Despite its sleek shape and glossy screen, I can’t help but think of my iPad as a “fluffy computer.”
Fluffy as in lots of chrome. UI effects that go beyond the necessary. A slick, packaged experience as comfortable and unnecessary as a pillow-top bed in a top-end hotel.
Fluffy as in distracting. I long for the day when iPads, or other tablets, are commonplace. That way I can get work done instead of discussing how I might or might not get work done with the iPad.
Fluffy as in what can I do with this thing? It’s obviously the greatest computer in the world for reading the Internet while on the couch, and an excellent if pricey replacement for both portable DVD players and eBooks like the Kindle. But it’s not clear to me, yet, what I can do with an iPad that I can’t do with anything else.
Like others, I’ve begun to notice that my iPhone now feels like a miniaturized light-on-features iPad rather than the pad feeling like an overgrown iPhone. That’s a good sign. But if replacing portable DVD players and eBooks, and replacing laptops for light business trips is the sum total of its use, it’s not going to be more than a niche player. I’m going to prefer it to laptops for short business trips, but if I’m on the road long enough I’ll probably need to bring a “real” computer with me.
Most of all, though, the iPad is fluffy as in clouds. All of my contact and calendar data comes over the Internet, from Mobile Me and my work’s Exchange server. The mail lives at Google and on Exchange, too. It’s a great platform for blogging to WordPress, but saving local drafts doesn’t count for a whole lot. Evernote works well, though I wish that there was a way to use and sync VoodooPad from the iPad.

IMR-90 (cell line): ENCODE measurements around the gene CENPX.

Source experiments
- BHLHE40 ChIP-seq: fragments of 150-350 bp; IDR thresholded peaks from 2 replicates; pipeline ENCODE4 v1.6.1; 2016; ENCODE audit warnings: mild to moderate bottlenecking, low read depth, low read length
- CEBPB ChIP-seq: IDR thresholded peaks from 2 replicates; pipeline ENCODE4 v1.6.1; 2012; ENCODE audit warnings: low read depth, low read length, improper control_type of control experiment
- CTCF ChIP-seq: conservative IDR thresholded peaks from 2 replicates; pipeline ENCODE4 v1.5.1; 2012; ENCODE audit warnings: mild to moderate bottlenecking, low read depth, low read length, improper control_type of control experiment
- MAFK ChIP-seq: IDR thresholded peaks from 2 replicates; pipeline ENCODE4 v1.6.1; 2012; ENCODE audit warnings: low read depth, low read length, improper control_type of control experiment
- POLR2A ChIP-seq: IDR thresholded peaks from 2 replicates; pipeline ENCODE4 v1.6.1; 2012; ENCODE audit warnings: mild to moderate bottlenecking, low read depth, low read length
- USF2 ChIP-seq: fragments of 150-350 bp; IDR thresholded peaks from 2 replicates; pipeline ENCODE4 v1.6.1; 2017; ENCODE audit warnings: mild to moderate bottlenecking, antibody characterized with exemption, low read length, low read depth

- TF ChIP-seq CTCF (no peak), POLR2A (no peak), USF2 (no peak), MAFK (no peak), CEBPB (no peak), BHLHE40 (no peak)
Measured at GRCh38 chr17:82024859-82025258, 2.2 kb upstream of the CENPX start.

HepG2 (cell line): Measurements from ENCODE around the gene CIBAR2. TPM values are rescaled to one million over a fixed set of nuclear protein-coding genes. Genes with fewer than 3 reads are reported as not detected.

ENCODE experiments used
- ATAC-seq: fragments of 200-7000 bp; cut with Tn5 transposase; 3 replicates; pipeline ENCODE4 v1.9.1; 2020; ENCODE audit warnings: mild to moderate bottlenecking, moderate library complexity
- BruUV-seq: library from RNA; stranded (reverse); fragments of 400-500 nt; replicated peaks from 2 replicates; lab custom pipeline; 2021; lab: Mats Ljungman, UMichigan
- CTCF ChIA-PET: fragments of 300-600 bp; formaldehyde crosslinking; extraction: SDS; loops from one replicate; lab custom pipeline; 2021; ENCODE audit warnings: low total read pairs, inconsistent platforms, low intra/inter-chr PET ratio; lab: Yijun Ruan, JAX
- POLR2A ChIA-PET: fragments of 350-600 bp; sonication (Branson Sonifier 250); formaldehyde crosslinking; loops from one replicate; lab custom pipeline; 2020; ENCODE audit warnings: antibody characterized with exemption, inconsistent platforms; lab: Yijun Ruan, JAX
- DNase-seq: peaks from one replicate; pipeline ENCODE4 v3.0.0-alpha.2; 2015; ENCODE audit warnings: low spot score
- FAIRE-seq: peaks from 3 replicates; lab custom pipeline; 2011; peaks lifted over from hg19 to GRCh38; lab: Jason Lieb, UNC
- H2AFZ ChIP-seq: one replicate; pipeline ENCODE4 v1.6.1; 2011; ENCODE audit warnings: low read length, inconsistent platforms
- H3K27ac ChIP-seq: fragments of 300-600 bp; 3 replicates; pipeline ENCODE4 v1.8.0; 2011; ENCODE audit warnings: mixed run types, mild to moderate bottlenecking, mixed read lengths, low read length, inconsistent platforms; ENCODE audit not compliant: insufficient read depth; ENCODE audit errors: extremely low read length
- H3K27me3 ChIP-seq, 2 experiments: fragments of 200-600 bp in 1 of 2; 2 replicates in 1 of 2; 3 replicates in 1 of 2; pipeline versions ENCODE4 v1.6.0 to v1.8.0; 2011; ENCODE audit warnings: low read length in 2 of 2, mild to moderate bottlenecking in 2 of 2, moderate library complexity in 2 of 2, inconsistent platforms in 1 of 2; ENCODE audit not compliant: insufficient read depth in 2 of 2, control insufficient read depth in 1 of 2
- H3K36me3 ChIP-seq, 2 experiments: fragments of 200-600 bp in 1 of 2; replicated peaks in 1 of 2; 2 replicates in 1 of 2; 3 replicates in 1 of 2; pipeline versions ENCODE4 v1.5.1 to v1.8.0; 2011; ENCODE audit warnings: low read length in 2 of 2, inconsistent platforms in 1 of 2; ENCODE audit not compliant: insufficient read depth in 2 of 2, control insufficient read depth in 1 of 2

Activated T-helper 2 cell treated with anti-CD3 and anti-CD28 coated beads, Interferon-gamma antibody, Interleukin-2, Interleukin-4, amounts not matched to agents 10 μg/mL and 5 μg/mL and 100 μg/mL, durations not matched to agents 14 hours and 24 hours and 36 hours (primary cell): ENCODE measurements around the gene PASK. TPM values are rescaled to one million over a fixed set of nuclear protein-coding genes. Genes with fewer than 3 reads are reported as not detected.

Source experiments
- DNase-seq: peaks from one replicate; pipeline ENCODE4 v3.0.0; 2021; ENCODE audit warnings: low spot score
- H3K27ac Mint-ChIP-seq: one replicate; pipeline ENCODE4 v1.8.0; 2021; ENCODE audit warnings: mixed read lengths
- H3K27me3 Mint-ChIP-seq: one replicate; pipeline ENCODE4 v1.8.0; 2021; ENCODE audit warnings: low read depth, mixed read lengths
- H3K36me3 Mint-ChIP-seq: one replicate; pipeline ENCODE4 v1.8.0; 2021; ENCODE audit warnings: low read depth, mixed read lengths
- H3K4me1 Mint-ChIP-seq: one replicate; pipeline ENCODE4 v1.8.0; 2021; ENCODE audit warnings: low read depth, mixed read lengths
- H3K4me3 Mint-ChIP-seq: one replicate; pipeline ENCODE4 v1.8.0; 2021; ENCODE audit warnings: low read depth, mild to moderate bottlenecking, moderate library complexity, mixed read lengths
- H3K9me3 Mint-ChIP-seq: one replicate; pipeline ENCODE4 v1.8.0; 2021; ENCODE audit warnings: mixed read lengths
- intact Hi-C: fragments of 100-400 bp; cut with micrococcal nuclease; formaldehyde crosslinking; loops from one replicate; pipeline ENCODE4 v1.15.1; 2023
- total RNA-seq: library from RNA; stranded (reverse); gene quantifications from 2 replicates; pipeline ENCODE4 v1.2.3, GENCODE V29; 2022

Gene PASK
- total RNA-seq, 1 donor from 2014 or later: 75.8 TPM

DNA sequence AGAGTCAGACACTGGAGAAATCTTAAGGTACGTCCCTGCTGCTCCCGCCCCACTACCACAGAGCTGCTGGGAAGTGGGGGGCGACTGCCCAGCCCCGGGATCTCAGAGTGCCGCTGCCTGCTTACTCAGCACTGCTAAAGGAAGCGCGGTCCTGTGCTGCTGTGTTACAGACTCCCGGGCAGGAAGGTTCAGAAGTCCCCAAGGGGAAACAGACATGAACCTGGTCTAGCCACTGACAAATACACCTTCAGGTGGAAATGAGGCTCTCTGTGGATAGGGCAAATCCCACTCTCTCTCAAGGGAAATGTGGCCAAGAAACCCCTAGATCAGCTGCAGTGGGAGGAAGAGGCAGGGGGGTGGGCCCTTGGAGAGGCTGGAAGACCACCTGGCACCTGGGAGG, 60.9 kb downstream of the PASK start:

GoodReader, 1Password, WebEx, YouTube, Maps — everything on the pad relies on, or at least syncs via, the cloud.
I’m not yet sure what the real “killer app” for the iPad will be, but I’m pretty sure it too will rely on network services.
6 thoughts on “iPad: first few days with my fluffy computer”
I’m interested in your comment about it being a replacement for the Kindle. One of the things that makes reading on the Kindle acceptable for my eyes is the e-ink. Are you finding long-term reading on the iPad to not cause strain on your eyes?
I’m curious about people that have read a book on the kindle and a book on the iPad, and the experience between the two.
I haven’t read more than a dozen or two dozen pages at a time yet, thirty minutes or so. So far, so good. I look forward to reading more and seeing if there’s an eyestrain issue.
I sort of don’t think there will be, given the number of hours I spend looking at screens. And being able to adjust my distance from the screen more easily should be helpful too. But maybe I’m wrong, and I definitely don’t know that yet.
Thanks Jon. I’d be interested to hear more once you’ve done some more reading.
I am also in front of a computer screen nearly all day, every day. But I find that I rest my eyes often in various ways. With a book I tend to get so into it that my eyes may not get those random breaks.
I still will likely wait for the second or third revision if I ever get one, but it could become a contender if my Kindle ever dies on me.
as someone trying really hard to hold out for v2, i am loving hearing about your experiences trying to make it work for work. have you experimented with the terminal emulators?
Yep. iSSH is quite functional. Obviously better with the wireless keyboard, but good enough for IRC from meetings. 🙂
Yeah definitely feel the potential has not quite been realized, but am confident some developer will create an app we’ll find personally really useful. I’m looking forward to Simplenote and DropBox as my killer apps.
Agree that yes, netbooks and laptops largely do what an iPad can do, but am still being wooed by the iPad’s elegance. Just did a 5 hour plane ride, and the iPad trumped a laptop in terms of portability and battery life – didn’t even need to drop down the food tray.
Look forward to more of your observations with the iPad!
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